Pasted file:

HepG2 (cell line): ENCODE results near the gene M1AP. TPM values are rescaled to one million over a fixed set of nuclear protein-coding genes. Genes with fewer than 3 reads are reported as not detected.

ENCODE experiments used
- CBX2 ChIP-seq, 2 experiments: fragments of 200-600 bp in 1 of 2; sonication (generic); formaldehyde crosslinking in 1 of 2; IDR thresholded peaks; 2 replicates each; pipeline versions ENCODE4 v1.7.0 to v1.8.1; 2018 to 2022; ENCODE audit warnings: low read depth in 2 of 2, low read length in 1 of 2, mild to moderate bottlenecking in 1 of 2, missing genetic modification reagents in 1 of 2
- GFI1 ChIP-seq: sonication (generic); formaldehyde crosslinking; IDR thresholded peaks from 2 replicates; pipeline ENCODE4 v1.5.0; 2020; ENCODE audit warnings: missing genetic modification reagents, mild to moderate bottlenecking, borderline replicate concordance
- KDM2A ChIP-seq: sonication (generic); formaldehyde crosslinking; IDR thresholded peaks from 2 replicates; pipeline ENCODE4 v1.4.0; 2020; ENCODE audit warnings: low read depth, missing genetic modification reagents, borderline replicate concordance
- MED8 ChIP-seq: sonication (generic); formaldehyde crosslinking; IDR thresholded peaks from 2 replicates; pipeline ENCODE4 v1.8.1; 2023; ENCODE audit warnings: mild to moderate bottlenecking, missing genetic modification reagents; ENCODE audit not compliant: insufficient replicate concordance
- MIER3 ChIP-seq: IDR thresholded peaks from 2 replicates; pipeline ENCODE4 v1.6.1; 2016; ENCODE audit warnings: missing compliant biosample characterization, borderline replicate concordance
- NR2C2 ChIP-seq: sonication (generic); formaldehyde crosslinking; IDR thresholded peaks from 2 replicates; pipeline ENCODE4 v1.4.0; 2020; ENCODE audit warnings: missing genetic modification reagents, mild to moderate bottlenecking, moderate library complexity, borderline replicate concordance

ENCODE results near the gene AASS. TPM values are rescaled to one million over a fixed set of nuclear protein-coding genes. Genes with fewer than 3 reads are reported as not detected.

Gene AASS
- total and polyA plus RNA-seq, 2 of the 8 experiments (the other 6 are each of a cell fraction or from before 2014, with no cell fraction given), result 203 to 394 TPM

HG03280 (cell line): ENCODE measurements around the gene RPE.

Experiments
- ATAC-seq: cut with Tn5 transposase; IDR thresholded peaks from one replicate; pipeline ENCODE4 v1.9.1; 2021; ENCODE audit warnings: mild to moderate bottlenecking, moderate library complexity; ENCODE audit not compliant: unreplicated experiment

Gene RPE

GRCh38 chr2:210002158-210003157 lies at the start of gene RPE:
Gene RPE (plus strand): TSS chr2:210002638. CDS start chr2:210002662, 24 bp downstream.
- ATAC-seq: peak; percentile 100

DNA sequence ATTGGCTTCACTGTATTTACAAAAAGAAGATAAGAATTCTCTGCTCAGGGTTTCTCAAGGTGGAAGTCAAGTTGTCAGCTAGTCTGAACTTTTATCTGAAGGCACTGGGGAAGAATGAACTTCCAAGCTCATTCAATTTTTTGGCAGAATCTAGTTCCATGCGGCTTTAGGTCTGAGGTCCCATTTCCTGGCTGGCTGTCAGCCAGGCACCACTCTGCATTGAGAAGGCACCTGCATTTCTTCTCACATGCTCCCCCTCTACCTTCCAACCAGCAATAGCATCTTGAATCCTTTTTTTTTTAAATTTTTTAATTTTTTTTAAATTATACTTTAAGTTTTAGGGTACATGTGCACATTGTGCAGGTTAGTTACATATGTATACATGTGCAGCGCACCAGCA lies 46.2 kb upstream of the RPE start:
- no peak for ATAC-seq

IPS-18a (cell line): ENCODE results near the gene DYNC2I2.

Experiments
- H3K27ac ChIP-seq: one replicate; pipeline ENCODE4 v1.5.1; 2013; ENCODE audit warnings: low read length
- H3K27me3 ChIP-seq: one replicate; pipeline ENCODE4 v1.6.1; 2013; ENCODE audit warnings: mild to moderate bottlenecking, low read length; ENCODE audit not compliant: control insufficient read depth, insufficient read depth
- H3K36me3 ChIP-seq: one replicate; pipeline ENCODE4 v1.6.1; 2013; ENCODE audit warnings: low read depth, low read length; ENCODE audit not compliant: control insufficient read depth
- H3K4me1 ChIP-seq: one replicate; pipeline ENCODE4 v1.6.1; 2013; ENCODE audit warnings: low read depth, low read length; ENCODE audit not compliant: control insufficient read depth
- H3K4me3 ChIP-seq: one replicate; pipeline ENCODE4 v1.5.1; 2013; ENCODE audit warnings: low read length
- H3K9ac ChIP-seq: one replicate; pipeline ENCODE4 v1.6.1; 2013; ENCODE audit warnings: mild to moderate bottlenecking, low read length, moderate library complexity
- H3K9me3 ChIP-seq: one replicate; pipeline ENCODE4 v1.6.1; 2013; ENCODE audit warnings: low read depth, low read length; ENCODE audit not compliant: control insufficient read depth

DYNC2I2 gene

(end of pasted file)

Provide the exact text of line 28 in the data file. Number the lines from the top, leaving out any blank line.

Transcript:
- H3K9ac ChIP-seq: one replicate; pipeline ENCODE4 v1.6.1; 2013; ENCODE audit warnings: mild to moderate bottlenecking, low read length, moderate library complexity